Spending money on research is always a good thing, who knows what benefits will accrue from the results of looking at stuff. (Although in this case no money may be spent if no bugs are found / patched.)

        cheers, Paul

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      • #243430 Reply

        anonymous

        My own, not always humble, opinion agrees with both @mw and @ascaris. But I hold my opinion as a US citizen who views government as restricted by our Constitution. I also recognize the limited influence of my opinion and my Constitution upon the affairs of the EU. If Brussels posts a bounty, it is not for me to debate. I may even benefit from any resulting bughunts.

        They have a system different than the US. The governed appear more comfortable with this form of nationalized industry. I’m willing to defer to their desires, and hope they respect our methods as well.

      • #243490 Reply

        rc primak
        AskWoody_MVP

        What happened to the open source communities mantra that “it’s open source, everyone can see the code” philosophy? Why aren’t all these volunteers and advocates finding the bugs.

        Quite simply, money draws more eyes and greater effort.

        We all know that money brings out more security testers than any feelings of dedication or duty toward a cause or a concept. So, whenever bounties are offered, more bugs get exposed faster than if no one is offering money for the work of testing for vulnerabilities. No one likes to work for free, not even for an open-source project.

        This is also true of “closed-source” software. Outside eyes are usually more freely applied when there’s a bounty involved. And the bounty makes outside “hacking” look more legitimate, though some folks have been threatened with legal actions anyway by closed-source companies.

        Most open-source projects are not strictly unpaid labors of love for their core group of developers. In fact, Ubuntu Linux is maintained by people paid by Canonical, as well as volunteers who contribute code. Microsoft also provides some funding for Canonical these days. Open-source software usually follows similar paradigms.

        What is “open” about open-source is that anyone can see and change the code, with very few restrictions. What is “free” about open-source software is not just the price to the end-user, but the freedom to make these changes and to install copies without special licensing or fees. That is “free as in libre” not “free as in beer”.

        -- rc primak

        • This reply was modified 3 months, 3 weeks ago by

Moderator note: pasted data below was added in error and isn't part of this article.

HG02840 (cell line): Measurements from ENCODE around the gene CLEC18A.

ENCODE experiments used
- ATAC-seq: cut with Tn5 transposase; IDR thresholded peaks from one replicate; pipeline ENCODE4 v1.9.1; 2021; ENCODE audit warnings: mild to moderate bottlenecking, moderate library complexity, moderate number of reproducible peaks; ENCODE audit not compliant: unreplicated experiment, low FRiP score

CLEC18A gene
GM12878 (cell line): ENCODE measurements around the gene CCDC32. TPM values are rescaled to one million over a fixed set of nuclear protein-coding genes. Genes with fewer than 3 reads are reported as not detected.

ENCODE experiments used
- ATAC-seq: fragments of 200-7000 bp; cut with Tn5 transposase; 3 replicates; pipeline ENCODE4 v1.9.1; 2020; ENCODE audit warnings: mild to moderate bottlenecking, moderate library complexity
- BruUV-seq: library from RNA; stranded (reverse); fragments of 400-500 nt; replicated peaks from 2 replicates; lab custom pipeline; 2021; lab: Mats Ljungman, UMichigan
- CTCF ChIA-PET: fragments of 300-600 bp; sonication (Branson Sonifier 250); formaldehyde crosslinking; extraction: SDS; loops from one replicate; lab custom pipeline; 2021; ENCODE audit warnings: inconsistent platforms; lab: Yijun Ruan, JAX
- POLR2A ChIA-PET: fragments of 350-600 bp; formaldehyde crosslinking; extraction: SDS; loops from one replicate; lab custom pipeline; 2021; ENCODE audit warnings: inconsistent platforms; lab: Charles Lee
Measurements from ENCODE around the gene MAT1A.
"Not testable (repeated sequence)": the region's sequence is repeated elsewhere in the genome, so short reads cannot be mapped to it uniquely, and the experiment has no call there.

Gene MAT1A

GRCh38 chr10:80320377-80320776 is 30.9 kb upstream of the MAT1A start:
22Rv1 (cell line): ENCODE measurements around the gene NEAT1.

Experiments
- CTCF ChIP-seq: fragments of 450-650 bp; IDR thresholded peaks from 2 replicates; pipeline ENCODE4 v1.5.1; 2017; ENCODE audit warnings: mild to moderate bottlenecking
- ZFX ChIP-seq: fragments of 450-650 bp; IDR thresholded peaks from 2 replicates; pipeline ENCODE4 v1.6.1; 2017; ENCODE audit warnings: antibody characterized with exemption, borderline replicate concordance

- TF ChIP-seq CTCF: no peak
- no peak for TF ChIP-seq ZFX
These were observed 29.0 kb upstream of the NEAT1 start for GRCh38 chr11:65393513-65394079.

rc primak.
    • #243247 Reply

      abbodi86
      AskWoody_MVP

      Notepad3 deserve a bounty chance 😀

    • #243270 Reply

      Fred
      AskWoody Lounger

      @rcprimak KeePass does not have an Android version. However, there are a number of add-ons written by collaborating, but I think separate, developers that pick up the KeePass database and provide the same functionality on an Android device. I use Keepass2Android, which works very well.

      Copied that

       

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    • #243282 Reply

      anonymous

      This is a good idea. VLC, 7-Zip, and Notepad++ being pieces of software I use daily, I’m glad to see someone will be able to cover bug bounties for these open source programs. Although has Notepad++ ever really even gotten any security updates? Only security update I remember for it was the CIA thing.

      • #243286 Reply

        mn–
        AskWoody Lounger

        Although has Notepad++ ever really even gotten any security updates? Only security update I remember for it was the CIA thing.

        Well, it’s not like it’s particularly high-risk software (being a single-user application with fairly little in the way of network integration), but it has been getting fairly frequent updates anyway.

        Haven’t checked particularly closely if there’s been an update that’d specifically be labeled as security – but there have been fixes for other products that were labeled as security updates, that fixed similar issues to what’s been fixed in Notepad++ recently, so…

    • #243360 Reply

      anonymous

      I have been involved in a FOSS project (Kodi).  The code is all available on Github, and anyone can fork it and use it subject to GPL license.  Anyone can write a PR against it, but there is a small number of devs with authority to merge a PR, and in practice there is a vetting process for potential devs.  Notepad++ (which I use)  is also on Github,  so anyone can take a look.  There has been concern about Github since Microsoft bought it, but I don’t know how much (if at all) that has changed any project’s practices.  I know there are git-support alternatives out there.   Ultimately if the EU-sponsored bounties find problems, it will be up to the devs to accept the changes or the EU will have to fork and create one-off versions for their use.

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      • #243492 Reply

        rc primak
        AskWoody_MVP

        For lay persons, we should clarify that a PR is a Problem Report, often a request for a change based on a discovered program error or vulnerability.

        -- rc primak

        2 users thanked author for this post.